DV: We’re you happy in these character driven roles that have defined your career, or did you ever aspire to get more leading man parts?

DM: Oh god no, I mean my first starring role was basically Roger TELLING me that I was going to be the lead in the picture and that went on for about 10-12 pictures.  After that, I couldn’t tell you what happened, I may have put on a little weight (laughs) but then they got smaller, but I was fine with that.

DV: But there is a certain sense of cache to that as well, because I mean not everyone gets to have the “Dick Miller” role, where you were remembered no matter how big or small the part.

DM: To be fair, I was never quite sure if they were the “Dick Miller” role or if Dick Miller made the role (Smiles).  I’d like to think it was the latter, but I truly don’t know what the secret really is.

DV: Really?  I find that fascinating because throughout your career with people like a Joe Dante and others who have worked with Corman, you have engendered such loyalty.  Do you think it is a question of trust or even something as simple as familiarity with you and what you bring to the table?

DM: I really don’t know.  I mean when I went to work for Joe Dante, I had never met him and he had never met me, and I finished that picture, then he hired me back for another one…and then another one and I just went “Hey, this guy must really like me?” (Smiles)

DV: Is there one movie people reference back to with you if you are ever recognized on the street?

DM: Back in the younger days it used to happen a fair bit, but not really anymore.  On the off chance I do get recognized, they know my face from a movie but that can never quite place it.

DV: You’re that guy…

DM: HAHA…exactly (Smiles)

DV: I can imagine that letting a filmmaker into your day to day lives can be a little invasive at times, especially over a three year process, are you both happy with the final product?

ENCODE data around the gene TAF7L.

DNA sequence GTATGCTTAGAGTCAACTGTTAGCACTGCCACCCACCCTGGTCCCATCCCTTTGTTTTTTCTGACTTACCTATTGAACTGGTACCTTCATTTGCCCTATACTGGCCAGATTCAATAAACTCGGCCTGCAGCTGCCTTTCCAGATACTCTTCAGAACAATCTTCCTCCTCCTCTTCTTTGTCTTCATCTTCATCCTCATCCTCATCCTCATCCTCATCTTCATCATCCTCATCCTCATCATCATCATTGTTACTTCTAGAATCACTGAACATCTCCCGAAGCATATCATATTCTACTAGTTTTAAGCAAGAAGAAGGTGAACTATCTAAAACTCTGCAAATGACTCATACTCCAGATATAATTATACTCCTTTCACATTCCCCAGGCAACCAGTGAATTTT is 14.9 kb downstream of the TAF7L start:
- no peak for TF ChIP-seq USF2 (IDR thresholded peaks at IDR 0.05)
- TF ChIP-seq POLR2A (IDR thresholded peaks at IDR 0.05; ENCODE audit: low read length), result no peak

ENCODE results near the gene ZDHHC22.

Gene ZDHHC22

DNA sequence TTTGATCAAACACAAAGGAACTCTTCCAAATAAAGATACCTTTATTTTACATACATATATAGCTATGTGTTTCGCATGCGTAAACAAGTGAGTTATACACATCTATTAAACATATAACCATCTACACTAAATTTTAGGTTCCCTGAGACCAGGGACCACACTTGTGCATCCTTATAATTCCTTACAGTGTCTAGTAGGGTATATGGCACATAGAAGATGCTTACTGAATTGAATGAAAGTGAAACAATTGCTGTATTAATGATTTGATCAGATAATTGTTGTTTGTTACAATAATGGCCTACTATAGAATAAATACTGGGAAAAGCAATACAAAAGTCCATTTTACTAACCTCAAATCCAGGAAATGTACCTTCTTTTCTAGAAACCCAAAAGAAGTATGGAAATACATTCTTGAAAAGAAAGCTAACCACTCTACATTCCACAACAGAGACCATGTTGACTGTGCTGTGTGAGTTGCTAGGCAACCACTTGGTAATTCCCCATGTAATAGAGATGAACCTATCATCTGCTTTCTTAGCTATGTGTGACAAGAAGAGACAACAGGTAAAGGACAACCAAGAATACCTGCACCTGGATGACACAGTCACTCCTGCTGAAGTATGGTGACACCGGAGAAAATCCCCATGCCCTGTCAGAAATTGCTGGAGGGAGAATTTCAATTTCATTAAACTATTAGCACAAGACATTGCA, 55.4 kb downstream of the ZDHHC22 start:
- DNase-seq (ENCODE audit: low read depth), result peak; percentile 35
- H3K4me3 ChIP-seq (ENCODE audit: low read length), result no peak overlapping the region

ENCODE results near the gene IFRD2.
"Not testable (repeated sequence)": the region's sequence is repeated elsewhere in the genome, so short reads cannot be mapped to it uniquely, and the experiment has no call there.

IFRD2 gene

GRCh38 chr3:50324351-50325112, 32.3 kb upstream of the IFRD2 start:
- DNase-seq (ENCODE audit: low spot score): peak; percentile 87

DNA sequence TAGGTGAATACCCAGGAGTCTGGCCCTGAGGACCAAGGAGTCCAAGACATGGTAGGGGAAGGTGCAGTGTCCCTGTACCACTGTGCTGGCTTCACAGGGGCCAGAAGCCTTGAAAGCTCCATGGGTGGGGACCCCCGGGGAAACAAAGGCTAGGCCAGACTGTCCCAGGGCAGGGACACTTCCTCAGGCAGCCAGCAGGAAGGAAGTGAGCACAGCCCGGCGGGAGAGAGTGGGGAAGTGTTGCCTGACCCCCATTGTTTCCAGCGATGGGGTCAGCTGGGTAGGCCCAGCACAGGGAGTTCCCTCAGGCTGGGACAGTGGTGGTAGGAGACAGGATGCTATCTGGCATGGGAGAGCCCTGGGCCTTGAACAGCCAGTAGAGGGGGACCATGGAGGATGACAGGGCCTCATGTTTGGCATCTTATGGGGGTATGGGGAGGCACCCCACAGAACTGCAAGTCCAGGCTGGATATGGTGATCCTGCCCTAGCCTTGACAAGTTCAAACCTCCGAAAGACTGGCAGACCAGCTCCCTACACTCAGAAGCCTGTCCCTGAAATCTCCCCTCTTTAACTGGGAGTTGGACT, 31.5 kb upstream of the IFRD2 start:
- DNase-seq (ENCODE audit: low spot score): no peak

EM: Well I am very happy with the final product and to be fair that three years has now turned into four years.  It was three when we had the world premiere at SXSW last year, but you know a lot of the people who were coming into our house so often, weren’t strangers.  I mean Gil Adler, is an old friend because I worked with him on Freddie’s Nightmare for two and a half years and Dick came to work once on a separate show with the both of us.  Everyone in the picture is either someone that I knew from before or that Dick knew from before, but the thing that really amazed me because I couldn’t always be there for every shoot was when I saw that nobody said anything that wasn’t straight from the heart.  When you listen to Ira Behr, it was absolutely from the heart, and people like him and Joe Dante are just so close to Dick that they are around during the happy times and the not so happy times as well and they have truly  become family.

DV: That sounds so nice…

EM: It really did give me pleasure, and I wanted to do it for Dick while he was still on this side of the daisies so that we could appreciate it together.  So many times people do this kind of project for someone when they just aren’t around anymore, and you have to ask who did they do it for?


DV: I guess my final question to you Dick is, if you had to pick a favorite out of the 175 and counting screen credits that you have to your name, which would it be?

DM: Oh god…I don’t about the movies but there was some parts I just really liked and fun with.  I liked Demon Knight, I liked The Howling and of course Bucket of Blood which started this all rolling.

DV: You are just a genre guy at heart, aren’t you?

DM: Oh, yeah (Smiles)

The Guy, Dick Miller is now open at the Carlton Cinema here in downtown Toronto and Dick Miller himself will be attendance at the evening screenings for Q&A’s tonight and tomorrow while Friday and Saturday have special archival screenings of both Bucket of Blood & Little Shop of Horrors for just $5 each!

This post was written by
David Voigt is a Toronto based writer with a problem and a passion for the moving image and all things cinema. Having moved from production to the critical side of the aisle for well over 10 years now at outlets like Examiner.com, Criticize This, Dork Shelf (Now That Shelf), to.Night Newspaper he’s been all across his city, the country and the continent in search of all the news and reviews that are fit to print from the world of cinema.